Friday 9 September 2022

The Death of Queen Elizabeth II

It feels inappropriate to post about COVID today, although I have drafted a post, so I'll keep that for when the time is right. Instead, ahead of the first official address to the nation and commonwealth from our new King Charles III, here are a few bits of more pertinent or timely information... 

The Royal Family on Twitter announcement with text and image of the Queen smiling
Elizabeth Alexandra Mary Windsor was born in Mayfair in 21 April 1926. She was NOT born into the role of future Queen, it only occurred because King Edward VIII abdicated when she was 6, and her Dad (his younger brother) became King. (Edward abdicated because he wanted to marry a twice divorced American lady and UK Government said he couldn't - because the King is also head of the Church of England and it would upset their members).

Elizabeth was home-schooled along with her sister Margaret, but never took exams and had no formal qualifications whatsoever.
When she was a young woman Margaret was a bit of a wild card (she smoked and sunbathed with her top off).
Liz first met Prince Philip of Greece and Denmark when she was 8, and he was 13. They must have got on, because when he joined the Royal Navy at age 18, they became penpals. When he was 25, he asked permission to marry her, gave up his Princedom of Greece and Denmark, and they got hitched the following Autumn (November 1947).
Within the next 4 years they had 2 children, and upon the death of her father George on 6th February 1952, Elizabeth became Queen.

Statement from King Charles III on the death of his mother
Liz was a bit busy being Queen for a while, but then had a further 2 children (4 in all):
Charles Philip Arthur George - 73
2 children, Harry and William
2 wives, Diana (deceased) and Camilla
Eco-campaigner. He doesn't live a permaculture off-grid lifestyle, but he sells sustainably sourced products and artisan crafts at his Highgrove House Shop. Known for speaking his mind.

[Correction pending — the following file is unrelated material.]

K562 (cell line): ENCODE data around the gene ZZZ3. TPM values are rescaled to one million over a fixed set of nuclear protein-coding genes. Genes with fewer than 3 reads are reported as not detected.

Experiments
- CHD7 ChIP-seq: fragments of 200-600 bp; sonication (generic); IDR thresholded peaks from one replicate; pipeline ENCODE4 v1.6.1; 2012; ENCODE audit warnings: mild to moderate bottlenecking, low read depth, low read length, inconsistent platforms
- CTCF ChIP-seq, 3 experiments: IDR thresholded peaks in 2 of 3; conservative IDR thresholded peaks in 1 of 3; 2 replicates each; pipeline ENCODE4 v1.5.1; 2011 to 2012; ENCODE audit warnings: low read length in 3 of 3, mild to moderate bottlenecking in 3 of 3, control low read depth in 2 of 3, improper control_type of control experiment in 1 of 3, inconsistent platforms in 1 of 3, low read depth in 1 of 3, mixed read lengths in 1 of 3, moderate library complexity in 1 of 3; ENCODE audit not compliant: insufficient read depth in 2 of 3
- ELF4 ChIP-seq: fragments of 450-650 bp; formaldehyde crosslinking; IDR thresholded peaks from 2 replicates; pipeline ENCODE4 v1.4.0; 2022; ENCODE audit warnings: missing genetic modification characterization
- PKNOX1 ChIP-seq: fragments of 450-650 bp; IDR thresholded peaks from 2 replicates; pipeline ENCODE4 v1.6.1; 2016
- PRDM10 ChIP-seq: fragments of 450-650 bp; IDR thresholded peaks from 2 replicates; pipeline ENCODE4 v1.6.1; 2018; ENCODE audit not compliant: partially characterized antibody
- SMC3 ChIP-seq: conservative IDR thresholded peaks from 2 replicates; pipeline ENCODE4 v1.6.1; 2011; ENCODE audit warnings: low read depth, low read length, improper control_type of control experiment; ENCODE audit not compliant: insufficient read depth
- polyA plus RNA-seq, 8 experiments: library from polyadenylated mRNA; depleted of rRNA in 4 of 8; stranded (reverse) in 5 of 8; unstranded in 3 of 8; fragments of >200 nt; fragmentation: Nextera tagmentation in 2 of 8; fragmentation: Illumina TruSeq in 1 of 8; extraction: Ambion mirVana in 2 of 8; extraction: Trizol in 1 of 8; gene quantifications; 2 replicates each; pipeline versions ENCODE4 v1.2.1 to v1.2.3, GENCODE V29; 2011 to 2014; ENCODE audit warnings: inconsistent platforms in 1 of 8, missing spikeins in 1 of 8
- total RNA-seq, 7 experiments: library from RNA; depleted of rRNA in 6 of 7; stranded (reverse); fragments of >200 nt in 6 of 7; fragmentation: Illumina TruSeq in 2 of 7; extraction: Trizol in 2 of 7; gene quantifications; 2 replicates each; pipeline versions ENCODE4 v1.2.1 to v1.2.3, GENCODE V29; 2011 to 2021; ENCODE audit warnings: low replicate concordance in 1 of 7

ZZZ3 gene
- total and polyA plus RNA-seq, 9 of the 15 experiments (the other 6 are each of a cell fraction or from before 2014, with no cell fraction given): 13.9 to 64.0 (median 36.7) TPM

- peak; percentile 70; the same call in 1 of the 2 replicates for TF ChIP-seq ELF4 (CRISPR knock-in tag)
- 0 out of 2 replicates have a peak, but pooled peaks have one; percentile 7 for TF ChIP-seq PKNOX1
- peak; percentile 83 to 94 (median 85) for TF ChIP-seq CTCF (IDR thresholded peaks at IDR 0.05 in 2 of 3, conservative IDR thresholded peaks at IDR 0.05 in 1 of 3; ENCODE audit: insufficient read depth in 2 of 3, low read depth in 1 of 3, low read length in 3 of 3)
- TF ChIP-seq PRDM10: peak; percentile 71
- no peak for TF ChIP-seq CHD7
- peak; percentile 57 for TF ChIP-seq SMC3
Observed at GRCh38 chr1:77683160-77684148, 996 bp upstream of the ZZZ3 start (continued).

Anne Elizabeth Alice Louise - 72
2 children, Zara and Peter
2 husbands, Mark (divorced) and Tim
President and Patron of Save The Children for the last 50 years, and very horsey. She competed in the Eventing at the 1976 Olympic Games, where she fell off and concussed herself, but still got back on the horse and completed. She has no memory of it. Anne has worn her hair in the same bun every day since 1973 (prove me wrong). Also previously dated Andrew Parker Bowles, the first husband of Camilla, who later married her brother Charles. 
Andrew - 62
2 children, Beatrice and Eugenie
1 ex-wife, Sarah
...and I'll bite my tongue and leave it there. 
Edward - 58
2 children, Louise and James
1 wife, Sophie
Baby of the group, he's done lots of work with TV production, acting, young people and sports charities, and actively supports the Duke Of Edinburgh Award. Displayed the receding hair gene from his early 20's onwards, and bagged a gorgeous smiley wife. 

Liz Truss UK PM statement on the death of Queen Elizabeth II

During her record-breaking 70 year reign, Queen Elizabeth II was not only Queen in the UK, she was also Head of the Commonwealth. Over those 70 years, she was reigning Queen over a total of 32 different countries at various points (the job actually requires all those holidays and world tours). Charles III is expected to be declared Head of the Commonwealth, which currently comprises 56 sovereign states, and he automatically inherits monarchy in 15 nations: The UK, Antigua and Barbuda, Australia, The Bahamas, Belize, Canada, Grenada, Jamaica, New Zealand, Papua New Guinea, Saint Kitts and Nevis, Saint Lucia, Saint Vincent and the Grenadines, Solomon Islands, and Tuvalu.
This is not the year 1066 or an episode of Game Of Thrones - those titles in 2022 are mostly just that, titles.